Apr 06 2023

Having a Clear Vision for Automation and AI Amid Economic Pressures

Healthcare organizations shouldn’t sacrifice innovation as they face tight budgets and a strained workforce.

An increase in automation will likely sweep across industries soon. According to a 2022 Gartner survey, 85 percent of infrastructure and operation leaders who don’t have full automation now expect to become more automated within two to three years. 

In healthcare, interest in automation and tools powered by artificial intelligence continues to grow amid a grim economic forecast and an overburdened workforce. Based on discussions during industry events and one-on-one meetings, it appears that healthcare leaders are also looking to leverage technological solutions such as automation to alleviate some pressures.

Financially, healthcare organizations are also at a crossroad: The omnibus bill approved by Congress in December has provided more solid ground around telehealth, some health systems may still have savings from pandemic-related funding, and vendor contracts that were signed during the public health emergency may be up for review.

As providers examine their financial health, they’re looking for key investments and emerging solutions to reduce burdens and add value to their organization. There are examples of success among their peers that can help inform those plans. Healthcare organizations shouldn’t sacrifice innovation and change, even at a time of economic challenge.   

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Where to Start with Healthcare Innovation if Budget Is a Concern

If your healthcare organization is on a tight budget, start looking internally and examine the investments you’ve already made.

Begin with an app rationalization effort before taking on a new solution. How many applications does your organization use that perform the same tasks? Where do solutions overlap? Might a single platform do the work of hundreds or thousands of apps? Are you fully using the solutions? Do you need to deploy everything from one vendor? Look inward first, because if you haven't done that work, then you're not ready to bring on something new.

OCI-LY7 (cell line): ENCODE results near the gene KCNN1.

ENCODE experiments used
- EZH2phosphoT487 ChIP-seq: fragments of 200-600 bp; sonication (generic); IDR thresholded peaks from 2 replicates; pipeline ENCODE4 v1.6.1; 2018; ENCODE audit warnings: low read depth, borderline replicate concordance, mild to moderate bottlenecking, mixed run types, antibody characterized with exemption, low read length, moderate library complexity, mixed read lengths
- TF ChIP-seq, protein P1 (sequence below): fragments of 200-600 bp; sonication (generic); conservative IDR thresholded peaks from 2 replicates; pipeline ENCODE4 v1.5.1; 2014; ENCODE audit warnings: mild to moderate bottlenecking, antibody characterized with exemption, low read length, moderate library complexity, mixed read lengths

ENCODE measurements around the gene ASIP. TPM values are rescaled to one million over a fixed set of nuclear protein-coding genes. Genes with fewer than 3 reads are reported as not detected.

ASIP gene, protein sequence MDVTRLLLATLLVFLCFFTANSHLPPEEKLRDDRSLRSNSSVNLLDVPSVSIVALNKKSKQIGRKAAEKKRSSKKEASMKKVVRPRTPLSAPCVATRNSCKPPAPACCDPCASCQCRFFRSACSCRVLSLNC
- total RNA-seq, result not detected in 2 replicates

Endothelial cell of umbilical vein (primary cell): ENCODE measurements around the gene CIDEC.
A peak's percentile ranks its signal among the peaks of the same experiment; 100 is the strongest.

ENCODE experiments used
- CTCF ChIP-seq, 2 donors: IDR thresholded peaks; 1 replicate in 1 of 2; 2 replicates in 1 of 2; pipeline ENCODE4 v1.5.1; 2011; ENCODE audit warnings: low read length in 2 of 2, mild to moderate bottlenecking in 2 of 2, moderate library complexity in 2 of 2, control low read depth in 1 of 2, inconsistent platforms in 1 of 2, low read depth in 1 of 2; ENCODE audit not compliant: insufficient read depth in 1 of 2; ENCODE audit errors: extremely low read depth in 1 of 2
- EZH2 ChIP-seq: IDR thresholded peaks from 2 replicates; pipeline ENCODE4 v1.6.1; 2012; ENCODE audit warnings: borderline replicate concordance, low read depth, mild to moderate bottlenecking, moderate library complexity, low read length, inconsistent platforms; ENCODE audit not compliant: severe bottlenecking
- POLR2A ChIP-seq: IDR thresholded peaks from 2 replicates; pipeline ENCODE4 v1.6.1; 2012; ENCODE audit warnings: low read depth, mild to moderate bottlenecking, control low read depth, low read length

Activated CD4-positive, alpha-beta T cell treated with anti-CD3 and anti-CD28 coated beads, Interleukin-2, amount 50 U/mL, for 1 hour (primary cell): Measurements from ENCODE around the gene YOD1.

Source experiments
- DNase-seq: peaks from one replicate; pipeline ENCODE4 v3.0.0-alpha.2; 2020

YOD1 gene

Another consideration is to move away from individual projects and endpoint solutions to a platform solution that can solve multiple use cases. Start with the best use case for a clear return on investment.

DIVE DEEPER: How to create digital transformation and innovation in healthcare.

How to Make the Case for a New Solution 

Whether it’s a one-year or five-year plan, the sooner you can put it together and get the necessary people on board, the easier it will be to execute the solution implementation. Make sure the plan includes ROI, how the solution helps patients, how it would meet legal and regulatory compliance and any billing integrations, if possible — those are the boxes that, if checked in advance, make it much easier to get buy-in to move forward with the project because you've already vetted objections and continued to refine the case for the planned technology. That way, it’s clear that the solution is supported not because someone thinks it's shiny and new, but because there’s a clear need and backing for it by relevant stakeholders. 

Also, consider a strategic IT partner, because knowing the ins and outs of what a vendor offers is not generally among a health system’s core competencies. Such a partner can support an organization through an app rationalization effort because it knows the technology. A partner can also help with AI solutions if that skill set isn’t available in-house, providing guidance on ethical considerations and AI governance.

LEARN MORE: Why healthcare leaders must address AI with a sense of urgency.

The Buzz of the Latest AI-Powered Solutions in Healthcare

Generative AI tools such as ChatGPT have been both a blessing and a curse to the forward momentum of AI in healthcare. Healthcare leaders will need to sift through the noise to get to the solutions that have legitimate uses now and in the future.

Though ChatGPT has been dominating headlines recently, other AI-powered tools such as robotic clinical automation and machine vision will need different building blocks.

Generally, the biggest building block across solutions is data. What does your organization’s data look like? Do you have a strong data governance program? Have you gone through a data modernization effort? If you don't have a good data platform and data governance strategy and you’re trying to build automated workflows, then the solution likely won’t accomplish what you envisioned.

Fundamentally, you’re going to have to change the way you do business when you're designing an AI deployment. You can't simply replicate what you're already doing. Don’t shy away from starting at the very beginning, redesigning and going from there. That’s another building block: having the organizational culture to try, fail and try again.

This article is part of HealthTech’s MonITor blog series.


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